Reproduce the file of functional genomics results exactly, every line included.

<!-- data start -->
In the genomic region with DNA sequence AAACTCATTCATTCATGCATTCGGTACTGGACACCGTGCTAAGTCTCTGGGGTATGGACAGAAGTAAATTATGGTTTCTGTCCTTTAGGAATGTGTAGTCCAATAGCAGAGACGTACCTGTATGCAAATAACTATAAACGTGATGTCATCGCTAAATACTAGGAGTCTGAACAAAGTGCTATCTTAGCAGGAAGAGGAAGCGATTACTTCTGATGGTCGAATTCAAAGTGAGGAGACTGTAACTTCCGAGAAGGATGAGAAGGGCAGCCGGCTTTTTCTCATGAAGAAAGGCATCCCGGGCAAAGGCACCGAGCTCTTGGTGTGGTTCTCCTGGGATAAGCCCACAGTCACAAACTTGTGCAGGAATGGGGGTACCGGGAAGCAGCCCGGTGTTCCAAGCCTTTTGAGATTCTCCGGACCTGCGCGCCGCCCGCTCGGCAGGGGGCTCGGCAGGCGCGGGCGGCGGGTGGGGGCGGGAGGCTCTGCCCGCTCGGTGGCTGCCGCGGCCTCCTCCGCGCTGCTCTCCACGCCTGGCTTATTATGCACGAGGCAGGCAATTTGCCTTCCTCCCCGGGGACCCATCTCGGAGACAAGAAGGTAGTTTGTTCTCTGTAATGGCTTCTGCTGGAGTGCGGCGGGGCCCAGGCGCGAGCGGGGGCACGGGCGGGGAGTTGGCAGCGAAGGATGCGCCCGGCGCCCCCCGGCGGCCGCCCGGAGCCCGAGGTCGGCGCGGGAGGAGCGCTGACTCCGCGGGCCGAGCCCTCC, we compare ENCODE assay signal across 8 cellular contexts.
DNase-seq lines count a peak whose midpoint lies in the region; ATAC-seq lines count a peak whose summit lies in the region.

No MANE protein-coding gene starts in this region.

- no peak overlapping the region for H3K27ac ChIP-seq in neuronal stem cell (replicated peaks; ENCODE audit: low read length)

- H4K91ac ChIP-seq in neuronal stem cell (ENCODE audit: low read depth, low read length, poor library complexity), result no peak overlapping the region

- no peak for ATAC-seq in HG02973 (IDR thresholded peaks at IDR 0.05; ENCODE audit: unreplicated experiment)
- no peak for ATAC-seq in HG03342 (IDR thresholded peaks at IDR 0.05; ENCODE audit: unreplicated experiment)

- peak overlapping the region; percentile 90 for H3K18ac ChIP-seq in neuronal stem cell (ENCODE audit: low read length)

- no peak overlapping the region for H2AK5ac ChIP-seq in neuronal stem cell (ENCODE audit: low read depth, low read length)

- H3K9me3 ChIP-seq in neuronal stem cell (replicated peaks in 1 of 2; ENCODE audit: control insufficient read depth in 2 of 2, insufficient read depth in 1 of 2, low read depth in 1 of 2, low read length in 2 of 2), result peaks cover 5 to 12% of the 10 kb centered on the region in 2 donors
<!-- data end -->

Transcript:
In the genomic region with DNA sequence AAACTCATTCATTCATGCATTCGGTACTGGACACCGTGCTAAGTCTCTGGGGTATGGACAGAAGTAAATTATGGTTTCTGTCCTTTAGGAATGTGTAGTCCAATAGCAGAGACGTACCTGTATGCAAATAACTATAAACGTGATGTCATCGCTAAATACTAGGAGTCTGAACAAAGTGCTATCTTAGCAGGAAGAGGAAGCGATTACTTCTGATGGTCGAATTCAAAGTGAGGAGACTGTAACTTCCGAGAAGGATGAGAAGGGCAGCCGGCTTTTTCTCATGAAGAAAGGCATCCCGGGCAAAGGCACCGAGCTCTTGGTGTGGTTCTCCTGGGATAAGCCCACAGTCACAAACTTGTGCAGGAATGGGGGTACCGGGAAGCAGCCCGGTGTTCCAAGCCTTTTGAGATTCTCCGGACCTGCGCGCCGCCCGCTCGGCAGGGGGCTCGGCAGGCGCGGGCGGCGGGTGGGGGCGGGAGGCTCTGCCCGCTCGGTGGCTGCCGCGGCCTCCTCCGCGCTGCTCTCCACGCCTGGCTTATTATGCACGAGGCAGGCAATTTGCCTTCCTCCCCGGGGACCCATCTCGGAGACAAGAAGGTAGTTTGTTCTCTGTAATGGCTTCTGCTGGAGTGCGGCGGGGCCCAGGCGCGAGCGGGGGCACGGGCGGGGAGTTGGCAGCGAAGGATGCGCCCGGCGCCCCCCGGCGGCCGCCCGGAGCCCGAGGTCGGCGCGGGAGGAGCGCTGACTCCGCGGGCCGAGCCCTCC, we compare ENCODE assay signal across 8 cellular contexts.
DNase-seq lines count a peak whose midpoint lies in the region; ATAC-seq lines count a peak whose summit lies in the region.

No MANE protein-coding gene starts in this region.

- no peak overlapping the region for H3K27ac ChIP-seq in neuronal stem cell (replicated peaks; ENCODE audit: low read length)

- H4K91ac ChIP-seq in neuronal stem cell (ENCODE audit: low read depth, low read length, poor library complexity), result no peak overlapping the region

- no peak for ATAC-seq in HG02973 (IDR thresholded peaks at IDR 0.05; ENCODE audit: unreplicated experiment)
- no peak for ATAC-seq in HG03342 (IDR thresholded peaks at IDR 0.05; ENCODE audit: unreplicated experiment)

- peak overlapping the region; percentile 90 for H3K18ac ChIP-seq in neuronal stem cell (ENCODE audit: low read length)

- no peak overlapping the region for H2AK5ac ChIP-seq in neuronal stem cell (ENCODE audit: low read depth, low read length)

- H3K9me3 ChIP-seq in neuronal stem cell (replicated peaks in 1 of 2; ENCODE audit: control insufficient read depth in 2 of 2, insufficient read depth in 1 of 2, low read depth in 1 of 2, low read length in 2 of 2), result peaks cover 5 to 12% of the 10 kb centered on the region in 2 donors